SACRAMENTO -- After opening the WNBA playoffs last week with
a surprisingly easy two-game sweep of the Houston Comets, the
defending champion Sacramento Monarchs clearly have their eye on
The Monarchs reached the Western Conference Finals for a fourth
straight year on Saturday by dismantling the Comets, who defeated
Sacramento three times in the regular season and were thought to
have a good chance of winning the opening-round series.
Not only did the Monarchs win the series, they did it in
dominating fashion. They opened with a franchise-record point total
in a 93-78 victory in Houston, then were even better in humbling
the Comets 92-64 two days later at home.
The Monarchs still don't know who they'll play in the conference
finals opening Thursday -- or even where that game will be. The
top-seeded Los Angeles Sparks beat Seattle 78-70 Sunday to even
their first-round series at one game apiece.
If Los Angeles wins the rubber match Tuesday night, the
conference finals will open in Sacramento on Thursday. If the Storm
rallies, the Monarchs will travel to Seattle before two possible
home games on the weekend.
But if the Comets can be believed, it might not matter.
"I don't think there is anything any team could have done in
the two games that we played Sacramento,'' said Houston guard Dawn
Staley, who played her final WNBA game. "They played head and
shoulders above us. I've never seen that.''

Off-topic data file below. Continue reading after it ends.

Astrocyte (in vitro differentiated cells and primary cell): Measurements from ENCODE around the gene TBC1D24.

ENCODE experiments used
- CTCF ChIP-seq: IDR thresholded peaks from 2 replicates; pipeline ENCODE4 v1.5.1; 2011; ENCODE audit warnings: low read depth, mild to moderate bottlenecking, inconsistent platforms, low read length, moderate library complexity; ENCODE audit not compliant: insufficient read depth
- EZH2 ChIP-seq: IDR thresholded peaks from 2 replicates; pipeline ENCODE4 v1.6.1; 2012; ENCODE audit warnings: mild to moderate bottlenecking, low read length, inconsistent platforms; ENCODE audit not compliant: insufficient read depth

The Monarchs struggled offensively in the regular season when
they posted a 21-13 record and finished second to the Sparks in the
But everything clicked offensively against Houston. In Game 2,
the Monarchs established team playoff records for fewest turnovers
(six), most assists (24) and biggest margin of victory (28).
Led by Yolanda Griffith's 17 points and seven rebounds,
Sacramento had 10 players with six or more points while making 51
percent of its shots. The Monarchs dominated the boards --
especially offensively, where their 15 rebounds led to 22 points.
"You look at the Comets, they have experience, great players,
the [four] championships, so if you had told me that we were going
to beat them 2-0 like that, I would say, 'You have to be
kidding,' '' Ticha Penicheiro said.
A proud player who is the all-time WNBA assist leader,
Penicheiro says the Monarchs are motivated to repeat and disprove
the skeptics who didn't list them among the serious title
contenders when the playoffs began.
"We're the defending champions, but we get no respect from
anyone,'' said Penicheiro, who had six points and seven assists in
Game 2. "People were saying that Houston was going to win this
series. We know we can win another title. We're the deepest team in
the WNBA, and we're peaking at just the right time.''
It has not been an easy road this year for Sacramento. The
Monarchs lost standout defensive guard Chelsea Newton to Chicago in
the expansion draft -- and in the preseason, guard Kara Lawson had a
mysterious fatigue-inducing illness that caused her to miss playing time. Griffith,
the team's perennial All-Star center, had aching knees that
required rest at times.
All the problems were not confined to the players.
Coach John Whisenant left the team for several games to be at
the side of his mother, who died in June. Whisenant and the team
were further distracted when his name was prominently mentioned for
the Sacramento Kings' head coaching job that ultimately went to
Despite hovering near the .500 mark for much of the first half,
the Monarchs began a strong playoff push with seven straight wins
in July. They feel they entered the playoffs ready to defend their
"After the All-Star break, we reevaluated the first half and
saw all the things we weren't doing, and we readjusted,'' Griffith
said. "We have that confidence, we have that swagger. Right now
we're playing the best basketball we can play.''